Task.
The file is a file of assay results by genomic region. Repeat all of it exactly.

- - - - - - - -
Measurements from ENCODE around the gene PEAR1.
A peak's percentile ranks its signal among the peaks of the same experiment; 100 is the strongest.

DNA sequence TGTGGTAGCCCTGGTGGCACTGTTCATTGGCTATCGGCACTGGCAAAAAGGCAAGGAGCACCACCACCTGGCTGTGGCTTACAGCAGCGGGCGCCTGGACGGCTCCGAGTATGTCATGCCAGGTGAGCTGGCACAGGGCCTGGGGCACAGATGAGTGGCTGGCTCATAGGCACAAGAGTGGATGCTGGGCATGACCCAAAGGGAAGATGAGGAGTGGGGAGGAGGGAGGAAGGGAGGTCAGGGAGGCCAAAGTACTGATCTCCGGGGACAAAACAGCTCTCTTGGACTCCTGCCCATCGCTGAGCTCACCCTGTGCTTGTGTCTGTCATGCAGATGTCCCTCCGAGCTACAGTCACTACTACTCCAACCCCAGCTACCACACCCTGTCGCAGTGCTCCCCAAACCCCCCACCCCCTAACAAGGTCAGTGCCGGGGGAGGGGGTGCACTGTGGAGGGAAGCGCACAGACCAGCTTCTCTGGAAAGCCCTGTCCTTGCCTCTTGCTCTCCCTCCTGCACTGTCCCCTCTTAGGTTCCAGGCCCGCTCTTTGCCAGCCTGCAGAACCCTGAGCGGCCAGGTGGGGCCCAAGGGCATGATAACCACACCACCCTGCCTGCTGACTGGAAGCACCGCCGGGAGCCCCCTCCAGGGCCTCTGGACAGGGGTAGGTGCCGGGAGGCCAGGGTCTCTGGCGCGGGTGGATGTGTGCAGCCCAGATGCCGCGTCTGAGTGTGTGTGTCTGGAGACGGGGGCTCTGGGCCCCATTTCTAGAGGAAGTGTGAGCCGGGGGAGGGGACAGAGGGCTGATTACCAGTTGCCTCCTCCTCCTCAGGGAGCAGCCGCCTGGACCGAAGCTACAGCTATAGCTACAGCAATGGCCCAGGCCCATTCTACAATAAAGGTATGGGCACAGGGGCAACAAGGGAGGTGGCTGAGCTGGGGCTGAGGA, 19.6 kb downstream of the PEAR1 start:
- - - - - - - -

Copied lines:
Measurements from ENCODE around the gene PEAR1.
A peak's percentile ranks its signal among the peaks of the same experiment; 100 is the strongest.

DNA sequence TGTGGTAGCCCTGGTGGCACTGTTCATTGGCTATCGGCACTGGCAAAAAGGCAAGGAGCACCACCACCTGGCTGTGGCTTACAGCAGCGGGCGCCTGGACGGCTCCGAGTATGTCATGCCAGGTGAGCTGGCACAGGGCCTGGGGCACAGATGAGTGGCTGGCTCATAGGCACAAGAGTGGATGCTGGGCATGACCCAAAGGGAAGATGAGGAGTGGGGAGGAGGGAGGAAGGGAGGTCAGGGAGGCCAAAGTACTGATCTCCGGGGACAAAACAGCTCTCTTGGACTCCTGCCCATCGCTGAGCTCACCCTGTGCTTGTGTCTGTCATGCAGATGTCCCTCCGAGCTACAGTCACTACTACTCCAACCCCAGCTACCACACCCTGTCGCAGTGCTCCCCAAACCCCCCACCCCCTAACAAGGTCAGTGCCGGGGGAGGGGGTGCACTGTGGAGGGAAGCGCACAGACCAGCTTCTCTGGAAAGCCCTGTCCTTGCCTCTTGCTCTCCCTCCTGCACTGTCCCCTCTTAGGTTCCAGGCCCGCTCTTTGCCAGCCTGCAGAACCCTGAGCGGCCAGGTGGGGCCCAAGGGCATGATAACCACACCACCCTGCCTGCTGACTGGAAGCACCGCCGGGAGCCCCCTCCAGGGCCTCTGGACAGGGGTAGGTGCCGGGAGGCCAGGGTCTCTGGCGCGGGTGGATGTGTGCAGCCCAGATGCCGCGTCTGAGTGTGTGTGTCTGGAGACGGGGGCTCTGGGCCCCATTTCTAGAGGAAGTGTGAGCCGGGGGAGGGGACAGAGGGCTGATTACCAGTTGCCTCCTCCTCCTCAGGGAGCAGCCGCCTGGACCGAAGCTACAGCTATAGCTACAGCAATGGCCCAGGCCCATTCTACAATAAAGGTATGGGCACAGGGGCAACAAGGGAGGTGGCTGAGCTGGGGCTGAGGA, 19.6 kb downstream of the PEAR1 start: